A raisin in the sun relationship between truth and travis

Notes on A Raisin in the Sun Themes

A discussion of the A Raisin in the Sun themes running throughout A Raisin in the 1: Although Ruth and Travis seem to have an intimate mother-son relationship, familial African bond with Asagai, but whether she wants to become his true. Get everything you need to know about Travis Younger in A Raisin in the Sun. Analysis, related quotes, timeline. Travis is the apple of everyone's eye! His father wants the best for him and spoils him, even when it isn't prudent to do so. Ruth, on the other.

Walter Lee likes to blame his so-called failure in life on both the color of his skin and his unsupportive family. He believes that his wife and mother do not give him any credit or support, and that they are holding him back. Ruth knows that the only thing holding him back is himself - not his family. Beneatha and Walter Lee fight over the check with pure sibling rivalry. Bennie knows that the money belongs to Mama and thinks she should decide where the money goes, while Walter Lee obsesses over his selfish idea of a liquor store.

The reality of the situation is that the money represents family - their father - and belongs only to Mama. Mama recalls her late husband's words and integrity. He would talk about dreams and living them for and through children.

Why is it important to Walter that Travis looks up to him in A Raisin in the Sun? | cypenv.info

Family was the most important thing to him, and she hoped it would be for her children, as well. Bennie and Mama discuss Ruth's physical condition and allude to a possible pregnancy. Mama knows that she has never been wrong before about such behavior and realizes that her family may be expanding. The family mentioned in this section has a double meaning.

Why is it important to Walter that Travis looks up to him in A Raisin in the Sun?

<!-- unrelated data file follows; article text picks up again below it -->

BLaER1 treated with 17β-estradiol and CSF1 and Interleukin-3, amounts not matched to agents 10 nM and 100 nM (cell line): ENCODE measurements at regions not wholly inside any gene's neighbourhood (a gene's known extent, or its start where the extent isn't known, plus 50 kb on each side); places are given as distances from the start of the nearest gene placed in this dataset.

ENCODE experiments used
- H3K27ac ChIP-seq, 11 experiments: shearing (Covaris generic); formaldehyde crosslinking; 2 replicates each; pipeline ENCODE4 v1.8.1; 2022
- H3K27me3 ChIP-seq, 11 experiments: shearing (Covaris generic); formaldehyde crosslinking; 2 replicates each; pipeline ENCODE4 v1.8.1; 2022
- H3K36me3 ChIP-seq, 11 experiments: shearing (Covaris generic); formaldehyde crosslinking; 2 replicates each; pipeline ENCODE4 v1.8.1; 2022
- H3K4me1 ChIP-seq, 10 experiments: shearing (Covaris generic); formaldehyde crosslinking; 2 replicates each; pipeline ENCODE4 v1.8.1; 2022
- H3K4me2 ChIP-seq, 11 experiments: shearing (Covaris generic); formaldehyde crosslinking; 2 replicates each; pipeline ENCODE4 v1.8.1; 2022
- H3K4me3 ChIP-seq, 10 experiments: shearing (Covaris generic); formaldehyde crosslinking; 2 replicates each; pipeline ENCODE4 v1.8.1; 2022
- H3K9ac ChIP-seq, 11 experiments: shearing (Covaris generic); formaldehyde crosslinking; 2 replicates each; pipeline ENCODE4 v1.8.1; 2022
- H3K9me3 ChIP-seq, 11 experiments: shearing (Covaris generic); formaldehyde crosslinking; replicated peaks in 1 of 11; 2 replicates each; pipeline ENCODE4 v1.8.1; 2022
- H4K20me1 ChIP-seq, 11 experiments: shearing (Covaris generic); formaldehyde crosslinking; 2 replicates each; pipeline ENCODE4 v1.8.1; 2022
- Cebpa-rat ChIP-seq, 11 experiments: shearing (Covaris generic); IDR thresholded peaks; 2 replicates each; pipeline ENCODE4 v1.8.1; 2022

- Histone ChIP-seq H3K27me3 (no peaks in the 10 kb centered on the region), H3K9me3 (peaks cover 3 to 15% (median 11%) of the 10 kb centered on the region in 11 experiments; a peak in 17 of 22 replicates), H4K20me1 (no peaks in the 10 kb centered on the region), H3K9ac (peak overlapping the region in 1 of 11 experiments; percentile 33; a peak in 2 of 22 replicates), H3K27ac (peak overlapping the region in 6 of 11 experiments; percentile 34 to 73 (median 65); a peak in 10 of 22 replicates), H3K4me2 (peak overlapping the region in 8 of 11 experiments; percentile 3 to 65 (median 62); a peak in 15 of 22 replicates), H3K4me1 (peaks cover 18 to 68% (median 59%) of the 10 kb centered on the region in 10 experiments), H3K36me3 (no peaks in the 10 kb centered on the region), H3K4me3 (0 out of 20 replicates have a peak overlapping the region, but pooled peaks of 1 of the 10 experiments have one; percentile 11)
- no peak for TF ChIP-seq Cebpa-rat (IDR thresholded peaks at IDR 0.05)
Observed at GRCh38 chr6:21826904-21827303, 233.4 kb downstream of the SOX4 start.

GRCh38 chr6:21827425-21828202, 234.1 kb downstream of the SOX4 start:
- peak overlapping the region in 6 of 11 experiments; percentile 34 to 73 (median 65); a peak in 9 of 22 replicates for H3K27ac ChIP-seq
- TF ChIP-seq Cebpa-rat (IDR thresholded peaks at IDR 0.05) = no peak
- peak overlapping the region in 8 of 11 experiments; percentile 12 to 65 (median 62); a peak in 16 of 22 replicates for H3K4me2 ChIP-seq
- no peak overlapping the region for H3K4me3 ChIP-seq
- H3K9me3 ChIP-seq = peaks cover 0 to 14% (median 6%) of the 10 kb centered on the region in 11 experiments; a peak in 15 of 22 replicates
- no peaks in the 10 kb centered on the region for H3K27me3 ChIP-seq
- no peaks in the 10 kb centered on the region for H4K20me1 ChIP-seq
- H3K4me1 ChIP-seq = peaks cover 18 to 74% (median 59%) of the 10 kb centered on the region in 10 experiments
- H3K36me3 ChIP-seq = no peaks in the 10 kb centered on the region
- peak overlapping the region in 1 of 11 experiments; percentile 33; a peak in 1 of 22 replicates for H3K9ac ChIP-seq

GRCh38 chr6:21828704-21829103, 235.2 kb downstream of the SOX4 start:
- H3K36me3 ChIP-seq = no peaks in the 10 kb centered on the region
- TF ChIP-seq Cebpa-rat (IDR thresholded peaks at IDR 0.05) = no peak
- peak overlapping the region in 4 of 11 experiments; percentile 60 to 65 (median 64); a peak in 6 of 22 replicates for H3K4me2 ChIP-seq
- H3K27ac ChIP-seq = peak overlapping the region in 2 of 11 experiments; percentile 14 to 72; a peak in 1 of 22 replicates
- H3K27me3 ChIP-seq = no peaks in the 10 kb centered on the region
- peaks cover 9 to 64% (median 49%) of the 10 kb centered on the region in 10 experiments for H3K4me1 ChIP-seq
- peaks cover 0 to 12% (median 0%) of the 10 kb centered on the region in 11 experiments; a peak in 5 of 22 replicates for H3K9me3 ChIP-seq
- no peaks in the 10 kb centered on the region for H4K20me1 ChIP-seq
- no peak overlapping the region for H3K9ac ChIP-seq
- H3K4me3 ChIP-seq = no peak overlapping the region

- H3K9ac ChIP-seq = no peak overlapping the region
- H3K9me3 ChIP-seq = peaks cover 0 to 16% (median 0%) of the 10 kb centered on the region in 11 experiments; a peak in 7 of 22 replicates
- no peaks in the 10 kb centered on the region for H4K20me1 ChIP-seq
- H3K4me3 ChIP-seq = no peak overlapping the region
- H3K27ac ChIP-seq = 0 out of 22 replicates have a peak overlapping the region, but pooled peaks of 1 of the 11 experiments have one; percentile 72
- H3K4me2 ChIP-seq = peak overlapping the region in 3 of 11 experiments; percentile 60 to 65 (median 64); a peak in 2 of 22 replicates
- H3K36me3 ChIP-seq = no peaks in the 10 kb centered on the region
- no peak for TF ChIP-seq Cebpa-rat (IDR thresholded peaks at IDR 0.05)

Asagai represents the African family as a whole. As a Nigerian, he is different; yet, as a Negro, he is the same. Asagai and The Youngers all come from the same African family roots. Ruth reveals her pregnancy and possible option for abortion. Mama is appalled that her son would allow his wife to terminate a life. She lectures him that her family is about love and giving children life - not taking life away. While the Younger family appears to possibly be increasing, it also seems to be falling apart.

Why does she mention this event to the Youngers? Johnson say that the Youngers are proud? Does she mean it as a compliment? Are they, in fact, proud? How does pride help, or hinder, them in their progress through life? Why does Mama say that Booker T. Washington is a fool? Do you agree with her? Can you explain what Beneatha means when she says that "there are two things we, as a people, have got to overcome, one is the Ku Klux Klan—and the other is Mrs.

Why are they so obviously unrealistic, even destructive? What does Walter mean when he refers to his sister as a "New Negro" ? And why does she call him and Ruth "old-fashioned Negroes"? How does Lindner use language to make his proposal to the Youngers sound almost like a reasonable one? Is it true that "a man, right or wrong, has the right to want to have the neighborhood he lives in a certain kind of way" ?

Is a "right" actually a right when it infringes on the rights or ignores the humanity of others? What does she mean when she says "It expresses ME" ? Why is Asagai able to identify himself so intensely with the future of his country, however it may go? Why is Beneatha, at least temporarily, unable to do so? Do the final events of the play prove him wrong? What does it mean, to Walter, to be a "Man"? Lorraine Hansberry prefaces her play with a poem by Langston Hughes.